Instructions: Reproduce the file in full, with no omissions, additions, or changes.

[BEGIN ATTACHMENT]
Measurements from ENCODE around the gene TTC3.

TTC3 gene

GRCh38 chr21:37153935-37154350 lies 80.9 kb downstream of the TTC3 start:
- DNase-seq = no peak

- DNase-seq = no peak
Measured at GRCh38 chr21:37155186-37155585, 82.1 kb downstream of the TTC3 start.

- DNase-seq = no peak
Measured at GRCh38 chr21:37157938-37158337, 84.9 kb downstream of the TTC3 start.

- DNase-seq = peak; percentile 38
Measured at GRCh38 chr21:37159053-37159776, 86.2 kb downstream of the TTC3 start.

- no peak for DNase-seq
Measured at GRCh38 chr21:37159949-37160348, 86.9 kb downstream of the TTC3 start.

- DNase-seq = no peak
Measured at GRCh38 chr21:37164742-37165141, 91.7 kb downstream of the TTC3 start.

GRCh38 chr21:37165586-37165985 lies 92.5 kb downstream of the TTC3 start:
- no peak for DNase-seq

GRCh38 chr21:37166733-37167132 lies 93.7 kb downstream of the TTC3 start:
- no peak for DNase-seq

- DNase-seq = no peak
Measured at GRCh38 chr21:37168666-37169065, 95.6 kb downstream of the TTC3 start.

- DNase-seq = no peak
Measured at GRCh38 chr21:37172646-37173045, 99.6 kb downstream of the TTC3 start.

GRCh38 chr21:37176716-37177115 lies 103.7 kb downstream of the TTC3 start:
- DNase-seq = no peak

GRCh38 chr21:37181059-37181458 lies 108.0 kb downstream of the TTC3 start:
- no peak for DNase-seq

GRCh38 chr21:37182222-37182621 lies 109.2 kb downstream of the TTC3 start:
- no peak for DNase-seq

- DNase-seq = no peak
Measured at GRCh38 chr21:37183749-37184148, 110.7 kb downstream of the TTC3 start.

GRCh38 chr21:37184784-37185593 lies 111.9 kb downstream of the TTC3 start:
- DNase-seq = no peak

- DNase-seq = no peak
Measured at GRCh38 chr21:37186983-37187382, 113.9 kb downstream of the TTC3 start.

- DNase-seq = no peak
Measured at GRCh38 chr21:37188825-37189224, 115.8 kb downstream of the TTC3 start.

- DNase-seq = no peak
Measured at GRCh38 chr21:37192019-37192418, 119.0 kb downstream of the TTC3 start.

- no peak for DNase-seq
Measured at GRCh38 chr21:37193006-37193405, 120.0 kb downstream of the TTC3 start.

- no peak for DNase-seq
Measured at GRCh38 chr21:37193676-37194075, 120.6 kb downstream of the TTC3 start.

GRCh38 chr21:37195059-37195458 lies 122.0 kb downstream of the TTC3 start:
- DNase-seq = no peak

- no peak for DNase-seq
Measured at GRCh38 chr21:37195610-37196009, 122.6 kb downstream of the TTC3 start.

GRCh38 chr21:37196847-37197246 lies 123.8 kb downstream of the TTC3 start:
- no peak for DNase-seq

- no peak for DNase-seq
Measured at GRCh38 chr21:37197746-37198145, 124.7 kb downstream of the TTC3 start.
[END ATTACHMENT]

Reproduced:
Measurements from ENCODE around the gene TTC3.

TTC3 gene

GRCh38 chr21:37153935-37154350 lies 80.9 kb downstream of the TTC3 start:
- DNase-seq = no peak

- DNase-seq = no peak
Measured at GRCh38 chr21:37155186-37155585, 82.1 kb downstream of the TTC3 start.

- DNase-seq = no peak
Measured at GRCh38 chr21:37157938-37158337, 84.9 kb downstream of the TTC3 start.

- DNase-seq = peak; percentile 38
Measured at GRCh38 chr21:37159053-37159776, 86.2 kb downstream of the TTC3 start.

- no peak for DNase-seq
Measured at GRCh38 chr21:37159949-37160348, 86.9 kb downstream of the TTC3 start.

- DNase-seq = no peak
Measured at GRCh38 chr21:37164742-37165141, 91.7 kb downstream of the TTC3 start.

GRCh38 chr21:37165586-37165985 lies 92.5 kb downstream of the TTC3 start:
- no peak for DNase-seq

GRCh38 chr21:37166733-37167132 lies 93.7 kb downstream of the TTC3 start:
- no peak for DNase-seq

- DNase-seq = no peak
Measured at GRCh38 chr21:37168666-37169065, 95.6 kb downstream of the TTC3 start.

- DNase-seq = no peak
Measured at GRCh38 chr21:37172646-37173045, 99.6 kb downstream of the TTC3 start.

GRCh38 chr21:37176716-37177115 lies 103.7 kb downstream of the TTC3 start:
- DNase-seq = no peak

GRCh38 chr21:37181059-37181458 lies 108.0 kb downstream of the TTC3 start:
- no peak for DNase-seq

GRCh38 chr21:37182222-37182621 lies 109.2 kb downstream of the TTC3 start:
- no peak for DNase-seq

- DNase-seq = no peak
Measured at GRCh38 chr21:37183749-37184148, 110.7 kb downstream of the TTC3 start.

GRCh38 chr21:37184784-37185593 lies 111.9 kb downstream of the TTC3 start:
- DNase-seq = no peak

- DNase-seq = no peak
Measured at GRCh38 chr21:37186983-37187382, 113.9 kb downstream of the TTC3 start.

- DNase-seq = no peak
Measured at GRCh38 chr21:37188825-37189224, 115.8 kb downstream of the TTC3 start.

- DNase-seq = no peak
Measured at GRCh38 chr21:37192019-37192418, 119.0 kb downstream of the TTC3 start.

- no peak for DNase-seq
Measured at GRCh38 chr21:37193006-37193405, 120.0 kb downstream of the TTC3 start.

- no peak for DNase-seq
Measured at GRCh38 chr21:37193676-37194075, 120.6 kb downstream of the TTC3 start.

GRCh38 chr21:37195059-37195458 lies 122.0 kb downstream of the TTC3 start:
- DNase-seq = no peak

- no peak for DNase-seq
Measured at GRCh38 chr21:37195610-37196009, 122.6 kb downstream of the TTC3 start.

GRCh38 chr21:37196847-37197246 lies 123.8 kb downstream of the TTC3 start:
- no peak for DNase-seq

- no peak for DNase-seq
Measured at GRCh38 chr21:37197746-37198145, 124.7 kb downstream of the TTC3 start.